Sundance TV and the producers behind "The Writers' Room" were kind enough to actually put me on camera and participate in a special episode devoted to "The Walking Dead" and "Smallville," as well as a general conversation about how genre and comic book adaptations have taken TV by storm. I also got to spend some time behind the scenes while another episode, devoted to "House of Cards," was shot. Jim Rash is the perfect host -- a man who understands writing, acting and TV in general -- and I admire the work he puts into being prepared for the show. (Lots of binge TV.) And the Sundance folk are good people.
"The Walking Dead" creator Robert Kirkman was most of the episode's focus, but "Smallville's" Al Gough and Miles Millar also appear in the second half. Blair Butler and I round out this panel.
Watch it tonight! But if you want to get a gist of the show, I make an appearance in both of the Sundance TV promos seen below! Check it out as Robert Kirkman talks about the evolution of "The Walking Dead" and I add a few comments:
Read more about the show here. An excerpt from my TV Guide Magazine story:
Zombies have treated the brains behind AMC's The Walking Dead very well. But Robert Kirkman, who originated the comic book series that inspired the show, admits the early days of his career were slower than, well, the undead. "You have to be crazy to get into [writing]," Kirkman tells SundanceTV's The Writers' Room, which digs into the art of creating some of TV's biggest series. "I went massively into debt."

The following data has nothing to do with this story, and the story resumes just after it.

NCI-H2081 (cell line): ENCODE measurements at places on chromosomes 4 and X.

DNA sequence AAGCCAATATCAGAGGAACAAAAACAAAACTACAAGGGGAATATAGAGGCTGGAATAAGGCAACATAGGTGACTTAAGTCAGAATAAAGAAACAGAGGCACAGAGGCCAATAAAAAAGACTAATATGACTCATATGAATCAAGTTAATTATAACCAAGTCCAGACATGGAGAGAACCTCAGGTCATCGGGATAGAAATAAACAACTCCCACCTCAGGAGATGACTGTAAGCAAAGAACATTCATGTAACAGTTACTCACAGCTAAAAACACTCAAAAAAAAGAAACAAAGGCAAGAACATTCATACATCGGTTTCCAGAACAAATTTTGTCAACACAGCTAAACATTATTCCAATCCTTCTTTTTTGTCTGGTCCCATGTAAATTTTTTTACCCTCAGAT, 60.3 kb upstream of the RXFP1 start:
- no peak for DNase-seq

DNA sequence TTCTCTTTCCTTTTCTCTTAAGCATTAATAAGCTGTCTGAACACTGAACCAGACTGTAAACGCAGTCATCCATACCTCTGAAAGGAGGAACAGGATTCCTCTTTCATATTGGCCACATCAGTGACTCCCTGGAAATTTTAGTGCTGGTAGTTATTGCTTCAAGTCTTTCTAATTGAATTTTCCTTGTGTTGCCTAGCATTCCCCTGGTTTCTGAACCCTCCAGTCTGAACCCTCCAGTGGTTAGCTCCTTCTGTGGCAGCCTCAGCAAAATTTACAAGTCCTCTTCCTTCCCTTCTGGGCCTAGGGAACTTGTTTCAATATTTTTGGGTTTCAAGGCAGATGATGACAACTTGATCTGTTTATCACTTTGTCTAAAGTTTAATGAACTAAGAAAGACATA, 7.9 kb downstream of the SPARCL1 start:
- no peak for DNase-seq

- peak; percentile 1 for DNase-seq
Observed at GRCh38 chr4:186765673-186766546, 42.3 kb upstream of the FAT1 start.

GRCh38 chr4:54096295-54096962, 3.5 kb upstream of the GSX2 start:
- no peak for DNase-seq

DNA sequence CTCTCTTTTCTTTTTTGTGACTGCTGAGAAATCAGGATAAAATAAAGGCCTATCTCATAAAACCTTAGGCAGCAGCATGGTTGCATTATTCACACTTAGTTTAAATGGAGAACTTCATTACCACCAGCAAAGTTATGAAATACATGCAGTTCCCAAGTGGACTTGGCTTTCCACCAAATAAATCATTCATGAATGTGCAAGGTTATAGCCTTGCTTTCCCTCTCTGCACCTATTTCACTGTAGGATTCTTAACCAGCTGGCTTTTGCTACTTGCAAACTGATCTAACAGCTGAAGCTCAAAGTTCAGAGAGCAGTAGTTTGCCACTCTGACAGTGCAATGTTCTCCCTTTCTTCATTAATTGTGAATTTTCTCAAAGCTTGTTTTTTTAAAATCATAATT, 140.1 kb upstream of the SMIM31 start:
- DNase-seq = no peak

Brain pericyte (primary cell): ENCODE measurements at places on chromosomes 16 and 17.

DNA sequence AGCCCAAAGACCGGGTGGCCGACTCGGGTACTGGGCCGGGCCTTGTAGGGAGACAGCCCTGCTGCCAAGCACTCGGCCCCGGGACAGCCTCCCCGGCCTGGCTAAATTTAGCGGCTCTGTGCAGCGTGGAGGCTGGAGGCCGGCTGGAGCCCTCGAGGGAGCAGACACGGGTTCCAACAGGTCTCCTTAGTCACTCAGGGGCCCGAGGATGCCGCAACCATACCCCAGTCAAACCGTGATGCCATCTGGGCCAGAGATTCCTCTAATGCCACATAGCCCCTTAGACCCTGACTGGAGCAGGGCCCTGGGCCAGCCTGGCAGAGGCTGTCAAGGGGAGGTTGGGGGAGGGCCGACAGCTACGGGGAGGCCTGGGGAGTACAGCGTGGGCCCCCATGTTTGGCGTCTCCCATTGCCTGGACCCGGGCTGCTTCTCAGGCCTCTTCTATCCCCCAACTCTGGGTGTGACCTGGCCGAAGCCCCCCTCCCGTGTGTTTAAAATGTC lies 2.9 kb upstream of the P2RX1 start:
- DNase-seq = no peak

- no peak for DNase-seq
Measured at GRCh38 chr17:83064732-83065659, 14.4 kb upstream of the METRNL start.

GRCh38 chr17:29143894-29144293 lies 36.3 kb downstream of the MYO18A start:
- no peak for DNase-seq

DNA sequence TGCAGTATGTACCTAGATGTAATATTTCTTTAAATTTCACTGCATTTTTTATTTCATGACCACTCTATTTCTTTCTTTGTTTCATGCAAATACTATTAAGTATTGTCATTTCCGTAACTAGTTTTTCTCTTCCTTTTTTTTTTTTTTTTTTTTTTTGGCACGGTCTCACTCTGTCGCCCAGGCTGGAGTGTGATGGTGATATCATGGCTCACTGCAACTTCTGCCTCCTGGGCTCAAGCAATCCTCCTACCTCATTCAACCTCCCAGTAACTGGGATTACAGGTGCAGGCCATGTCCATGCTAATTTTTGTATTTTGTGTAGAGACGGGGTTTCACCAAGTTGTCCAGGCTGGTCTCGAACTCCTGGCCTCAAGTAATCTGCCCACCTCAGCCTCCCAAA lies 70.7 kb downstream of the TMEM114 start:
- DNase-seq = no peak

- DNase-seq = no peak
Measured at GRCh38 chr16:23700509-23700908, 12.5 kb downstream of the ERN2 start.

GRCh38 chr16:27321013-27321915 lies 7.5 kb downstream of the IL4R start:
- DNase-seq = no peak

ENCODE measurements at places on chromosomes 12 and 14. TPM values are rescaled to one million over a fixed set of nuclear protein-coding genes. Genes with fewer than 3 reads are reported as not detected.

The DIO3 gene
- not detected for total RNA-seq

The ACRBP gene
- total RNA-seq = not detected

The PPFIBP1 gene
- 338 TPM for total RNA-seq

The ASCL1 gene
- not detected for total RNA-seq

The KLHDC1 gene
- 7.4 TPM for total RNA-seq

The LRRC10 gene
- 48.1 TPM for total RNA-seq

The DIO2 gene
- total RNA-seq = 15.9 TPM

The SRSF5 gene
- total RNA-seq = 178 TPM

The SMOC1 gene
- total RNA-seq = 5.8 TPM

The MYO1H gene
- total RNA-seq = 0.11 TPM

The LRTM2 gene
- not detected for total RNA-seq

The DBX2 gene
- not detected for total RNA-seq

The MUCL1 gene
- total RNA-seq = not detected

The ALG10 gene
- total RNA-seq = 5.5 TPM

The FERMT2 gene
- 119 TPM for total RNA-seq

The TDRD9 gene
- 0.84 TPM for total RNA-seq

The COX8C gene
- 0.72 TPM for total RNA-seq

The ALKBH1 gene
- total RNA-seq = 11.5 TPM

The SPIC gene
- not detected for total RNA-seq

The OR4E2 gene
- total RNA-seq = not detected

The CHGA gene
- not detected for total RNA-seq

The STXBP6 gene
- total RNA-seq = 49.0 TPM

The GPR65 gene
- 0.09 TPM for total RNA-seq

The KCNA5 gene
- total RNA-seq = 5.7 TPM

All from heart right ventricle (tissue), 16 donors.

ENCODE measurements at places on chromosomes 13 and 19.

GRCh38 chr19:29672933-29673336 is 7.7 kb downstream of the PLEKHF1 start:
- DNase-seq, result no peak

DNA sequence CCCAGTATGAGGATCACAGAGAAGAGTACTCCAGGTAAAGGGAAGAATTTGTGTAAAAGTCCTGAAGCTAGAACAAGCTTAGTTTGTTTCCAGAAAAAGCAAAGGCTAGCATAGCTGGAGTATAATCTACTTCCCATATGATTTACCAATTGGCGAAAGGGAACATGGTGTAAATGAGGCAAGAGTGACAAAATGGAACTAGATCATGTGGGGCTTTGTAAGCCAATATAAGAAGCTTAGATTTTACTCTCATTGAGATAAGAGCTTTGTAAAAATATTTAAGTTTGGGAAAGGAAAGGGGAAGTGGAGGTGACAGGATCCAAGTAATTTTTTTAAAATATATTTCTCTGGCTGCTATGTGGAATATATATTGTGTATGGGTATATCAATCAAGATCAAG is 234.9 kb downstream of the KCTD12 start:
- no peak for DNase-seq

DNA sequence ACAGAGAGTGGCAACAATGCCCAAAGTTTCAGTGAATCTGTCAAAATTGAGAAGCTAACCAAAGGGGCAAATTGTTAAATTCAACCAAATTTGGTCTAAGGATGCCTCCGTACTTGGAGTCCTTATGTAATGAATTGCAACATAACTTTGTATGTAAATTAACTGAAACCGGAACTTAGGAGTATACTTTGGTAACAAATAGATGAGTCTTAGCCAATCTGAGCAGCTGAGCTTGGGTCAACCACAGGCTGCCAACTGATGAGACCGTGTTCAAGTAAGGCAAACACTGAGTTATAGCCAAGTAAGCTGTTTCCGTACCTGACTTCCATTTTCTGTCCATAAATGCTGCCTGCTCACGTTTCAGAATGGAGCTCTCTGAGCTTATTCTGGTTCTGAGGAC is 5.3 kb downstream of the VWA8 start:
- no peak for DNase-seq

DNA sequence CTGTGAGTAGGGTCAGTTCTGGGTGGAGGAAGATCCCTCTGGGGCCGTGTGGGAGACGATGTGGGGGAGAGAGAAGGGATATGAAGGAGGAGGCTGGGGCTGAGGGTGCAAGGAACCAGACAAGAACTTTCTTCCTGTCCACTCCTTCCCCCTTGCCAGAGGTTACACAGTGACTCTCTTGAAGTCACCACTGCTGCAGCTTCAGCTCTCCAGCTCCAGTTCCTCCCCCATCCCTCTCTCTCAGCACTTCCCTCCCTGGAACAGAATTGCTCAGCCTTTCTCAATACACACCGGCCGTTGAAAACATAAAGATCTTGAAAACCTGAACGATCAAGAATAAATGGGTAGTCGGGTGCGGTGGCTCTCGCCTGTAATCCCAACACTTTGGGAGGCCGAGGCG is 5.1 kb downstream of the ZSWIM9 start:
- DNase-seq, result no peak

On April 25's special comic book-themed episode, Kirkman recounts some of the obstacles he faced in getting the TV adaptation of The Walking Dead made. That includes the NBC development executive who gave Kirkman a disheartening note: "I love this, but does it have to have zombies in it?"
Also in this episode, Smallville creators Al Gough and Miles Millar discuss how they fought the odds to get their show on the air in 2001 — back when comic book adaptations weren't in vogue. "Pre-9/11, the reaction was negative," Millar says of his series. "But after that, people were ready for a hero."
Smallville aired at a time before social media, streaming and time-shifting changed the way viewers experienced television. Kirkman admits it's tough now to ignore all that chatter, but in the end, "we only try to satisfy ourselves. That's the big truth."
In Season 2, The Writers' Room also features the writers, executive producers and stars of Scandal, House of Cards, The Good Wife, Sons of Anarchy and Pretty Little Liars. Jim Rash, who plays the naive Dean Pelton on NBC's Community, returns as host.
"Hmm, where will my media whoredom take me next?"